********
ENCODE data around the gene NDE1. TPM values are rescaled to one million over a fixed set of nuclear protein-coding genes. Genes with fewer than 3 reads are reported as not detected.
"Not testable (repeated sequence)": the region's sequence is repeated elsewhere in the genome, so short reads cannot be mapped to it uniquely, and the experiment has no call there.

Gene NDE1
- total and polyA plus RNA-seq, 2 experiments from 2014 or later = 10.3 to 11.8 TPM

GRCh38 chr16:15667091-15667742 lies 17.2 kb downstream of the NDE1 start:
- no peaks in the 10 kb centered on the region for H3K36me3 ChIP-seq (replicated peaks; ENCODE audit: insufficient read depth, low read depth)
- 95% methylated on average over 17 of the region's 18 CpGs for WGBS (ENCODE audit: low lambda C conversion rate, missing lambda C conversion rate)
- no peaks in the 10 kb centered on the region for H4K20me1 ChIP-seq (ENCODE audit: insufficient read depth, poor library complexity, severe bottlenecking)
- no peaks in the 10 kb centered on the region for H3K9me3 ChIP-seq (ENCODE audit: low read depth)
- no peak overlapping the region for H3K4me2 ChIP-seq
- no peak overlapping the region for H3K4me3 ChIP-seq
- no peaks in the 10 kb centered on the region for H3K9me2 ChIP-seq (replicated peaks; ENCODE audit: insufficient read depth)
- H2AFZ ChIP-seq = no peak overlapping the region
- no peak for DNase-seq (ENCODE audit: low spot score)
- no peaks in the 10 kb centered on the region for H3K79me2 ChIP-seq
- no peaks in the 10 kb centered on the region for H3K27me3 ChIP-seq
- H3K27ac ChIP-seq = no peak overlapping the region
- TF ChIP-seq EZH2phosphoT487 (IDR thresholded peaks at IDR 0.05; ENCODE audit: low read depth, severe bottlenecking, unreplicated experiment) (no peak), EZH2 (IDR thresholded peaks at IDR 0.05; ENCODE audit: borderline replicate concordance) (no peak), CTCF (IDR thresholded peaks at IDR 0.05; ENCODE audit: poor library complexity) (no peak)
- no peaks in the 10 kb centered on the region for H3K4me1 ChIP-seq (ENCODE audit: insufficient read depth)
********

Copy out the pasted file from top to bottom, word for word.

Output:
ENCODE data around the gene NDE1. TPM values are rescaled to one million over a fixed set of nuclear protein-coding genes. Genes with fewer than 3 reads are reported as not detected.
"Not testable (repeated sequence)": the region's sequence is repeated elsewhere in the genome, so short reads cannot be mapped to it uniquely, and the experiment has no call there.

Gene NDE1
- total and polyA plus RNA-seq, 2 experiments from 2014 or later = 10.3 to 11.8 TPM

GRCh38 chr16:15667091-15667742 lies 17.2 kb downstream of the NDE1 start:
- no peaks in the 10 kb centered on the region for H3K36me3 ChIP-seq (replicated peaks; ENCODE audit: insufficient read depth, low read depth)
- 95% methylated on average over 17 of the region's 18 CpGs for WGBS (ENCODE audit: low lambda C conversion rate, missing lambda C conversion rate)
- no peaks in the 10 kb centered on the region for H4K20me1 ChIP-seq (ENCODE audit: insufficient read depth, poor library complexity, severe bottlenecking)
- no peaks in the 10 kb centered on the region for H3K9me3 ChIP-seq (ENCODE audit: low read depth)
- no peak overlapping the region for H3K4me2 ChIP-seq
- no peak overlapping the region for H3K4me3 ChIP-seq
- no peaks in the 10 kb centered on the region for H3K9me2 ChIP-seq (replicated peaks; ENCODE audit: insufficient read depth)
- H2AFZ ChIP-seq = no peak overlapping the region
- no peak for DNase-seq (ENCODE audit: low spot score)
- no peaks in the 10 kb centered on the region for H3K79me2 ChIP-seq
- no peaks in the 10 kb centered on the region for H3K27me3 ChIP-seq
- H3K27ac ChIP-seq = no peak overlapping the region
- TF ChIP-seq EZH2phosphoT487 (IDR thresholded peaks at IDR 0.05; ENCODE audit: low read depth, severe bottlenecking, unreplicated experiment) (no peak), EZH2 (IDR thresholded peaks at IDR 0.05; ENCODE audit: borderline replicate concordance) (no peak), CTCF (IDR thresholded peaks at IDR 0.05; ENCODE audit: poor library complexity) (no peak)
- no peaks in the 10 kb centered on the region for H3K4me1 ChIP-seq (ENCODE audit: insufficient read depth)